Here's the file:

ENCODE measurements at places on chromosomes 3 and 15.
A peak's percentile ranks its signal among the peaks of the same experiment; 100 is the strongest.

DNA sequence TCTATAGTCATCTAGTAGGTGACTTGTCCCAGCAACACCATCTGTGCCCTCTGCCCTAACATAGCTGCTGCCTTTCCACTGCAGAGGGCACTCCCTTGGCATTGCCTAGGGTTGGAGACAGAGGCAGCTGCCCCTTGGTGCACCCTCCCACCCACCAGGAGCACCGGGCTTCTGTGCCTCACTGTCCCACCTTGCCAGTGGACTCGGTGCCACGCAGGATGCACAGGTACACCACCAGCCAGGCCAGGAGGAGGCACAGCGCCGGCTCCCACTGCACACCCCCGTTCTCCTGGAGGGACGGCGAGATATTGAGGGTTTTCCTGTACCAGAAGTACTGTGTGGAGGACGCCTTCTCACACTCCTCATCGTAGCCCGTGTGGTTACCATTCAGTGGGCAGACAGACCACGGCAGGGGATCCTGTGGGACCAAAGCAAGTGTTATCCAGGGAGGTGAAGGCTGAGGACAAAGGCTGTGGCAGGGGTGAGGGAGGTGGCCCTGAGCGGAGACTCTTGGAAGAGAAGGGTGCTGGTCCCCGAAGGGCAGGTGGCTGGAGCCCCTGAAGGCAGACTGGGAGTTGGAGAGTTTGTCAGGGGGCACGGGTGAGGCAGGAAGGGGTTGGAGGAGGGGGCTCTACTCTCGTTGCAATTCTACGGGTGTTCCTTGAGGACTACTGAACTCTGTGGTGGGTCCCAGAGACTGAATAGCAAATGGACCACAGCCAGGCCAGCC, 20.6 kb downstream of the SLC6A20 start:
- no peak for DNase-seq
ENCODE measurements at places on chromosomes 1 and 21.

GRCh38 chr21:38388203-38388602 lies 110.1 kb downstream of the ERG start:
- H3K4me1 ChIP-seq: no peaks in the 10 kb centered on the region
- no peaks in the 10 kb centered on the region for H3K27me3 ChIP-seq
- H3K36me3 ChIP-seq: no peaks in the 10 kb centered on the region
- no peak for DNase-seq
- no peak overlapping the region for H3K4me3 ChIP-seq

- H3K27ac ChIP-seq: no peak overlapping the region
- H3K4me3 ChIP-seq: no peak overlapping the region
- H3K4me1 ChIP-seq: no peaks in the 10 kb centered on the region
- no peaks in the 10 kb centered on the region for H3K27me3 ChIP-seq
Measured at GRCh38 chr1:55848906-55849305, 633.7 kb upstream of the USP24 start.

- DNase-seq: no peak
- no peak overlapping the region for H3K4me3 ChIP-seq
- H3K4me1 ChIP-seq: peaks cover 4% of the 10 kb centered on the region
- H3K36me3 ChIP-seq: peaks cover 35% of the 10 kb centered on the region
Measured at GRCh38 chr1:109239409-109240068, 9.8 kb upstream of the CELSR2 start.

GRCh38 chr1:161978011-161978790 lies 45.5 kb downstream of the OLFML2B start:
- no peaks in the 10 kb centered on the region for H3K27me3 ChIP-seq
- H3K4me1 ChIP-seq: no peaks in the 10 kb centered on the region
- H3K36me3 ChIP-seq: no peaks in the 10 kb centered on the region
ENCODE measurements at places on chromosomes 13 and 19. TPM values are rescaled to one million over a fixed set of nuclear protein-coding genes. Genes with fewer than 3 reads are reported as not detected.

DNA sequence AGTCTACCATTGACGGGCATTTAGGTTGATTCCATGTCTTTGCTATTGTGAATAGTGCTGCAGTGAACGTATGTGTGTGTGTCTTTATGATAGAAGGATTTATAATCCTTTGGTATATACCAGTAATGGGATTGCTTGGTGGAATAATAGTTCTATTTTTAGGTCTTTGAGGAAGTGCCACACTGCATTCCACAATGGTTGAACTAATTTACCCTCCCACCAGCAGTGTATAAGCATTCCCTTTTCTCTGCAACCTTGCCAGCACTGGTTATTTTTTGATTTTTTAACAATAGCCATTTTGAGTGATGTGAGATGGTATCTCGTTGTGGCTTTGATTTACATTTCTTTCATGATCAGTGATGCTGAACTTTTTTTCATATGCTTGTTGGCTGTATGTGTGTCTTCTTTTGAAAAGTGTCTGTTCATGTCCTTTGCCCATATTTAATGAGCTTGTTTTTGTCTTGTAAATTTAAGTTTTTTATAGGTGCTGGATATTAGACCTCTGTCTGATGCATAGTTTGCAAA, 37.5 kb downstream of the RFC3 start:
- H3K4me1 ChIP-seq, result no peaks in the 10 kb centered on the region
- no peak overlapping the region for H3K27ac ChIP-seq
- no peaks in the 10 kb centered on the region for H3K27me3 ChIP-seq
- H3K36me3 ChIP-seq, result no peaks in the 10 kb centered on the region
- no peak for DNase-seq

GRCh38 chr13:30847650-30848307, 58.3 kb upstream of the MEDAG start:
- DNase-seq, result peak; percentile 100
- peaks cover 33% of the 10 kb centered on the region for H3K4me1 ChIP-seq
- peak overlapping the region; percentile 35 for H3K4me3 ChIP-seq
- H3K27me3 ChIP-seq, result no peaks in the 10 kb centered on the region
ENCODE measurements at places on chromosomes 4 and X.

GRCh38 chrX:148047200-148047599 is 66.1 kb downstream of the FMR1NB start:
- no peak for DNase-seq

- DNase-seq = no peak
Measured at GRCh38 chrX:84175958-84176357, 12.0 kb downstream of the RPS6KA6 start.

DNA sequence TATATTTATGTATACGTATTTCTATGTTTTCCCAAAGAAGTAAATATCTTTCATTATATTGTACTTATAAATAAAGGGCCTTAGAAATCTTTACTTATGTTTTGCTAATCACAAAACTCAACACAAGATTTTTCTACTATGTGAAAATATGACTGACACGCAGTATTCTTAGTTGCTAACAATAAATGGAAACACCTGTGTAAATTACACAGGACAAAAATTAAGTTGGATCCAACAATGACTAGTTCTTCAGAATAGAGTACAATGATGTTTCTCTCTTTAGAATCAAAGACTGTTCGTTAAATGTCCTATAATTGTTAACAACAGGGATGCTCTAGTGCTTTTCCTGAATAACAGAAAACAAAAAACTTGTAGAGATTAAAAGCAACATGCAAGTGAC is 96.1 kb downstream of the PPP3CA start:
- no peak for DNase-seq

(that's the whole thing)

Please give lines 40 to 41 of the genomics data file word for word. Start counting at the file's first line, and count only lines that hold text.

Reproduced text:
- no peak for DNase-seq

- DNase-seq = no peak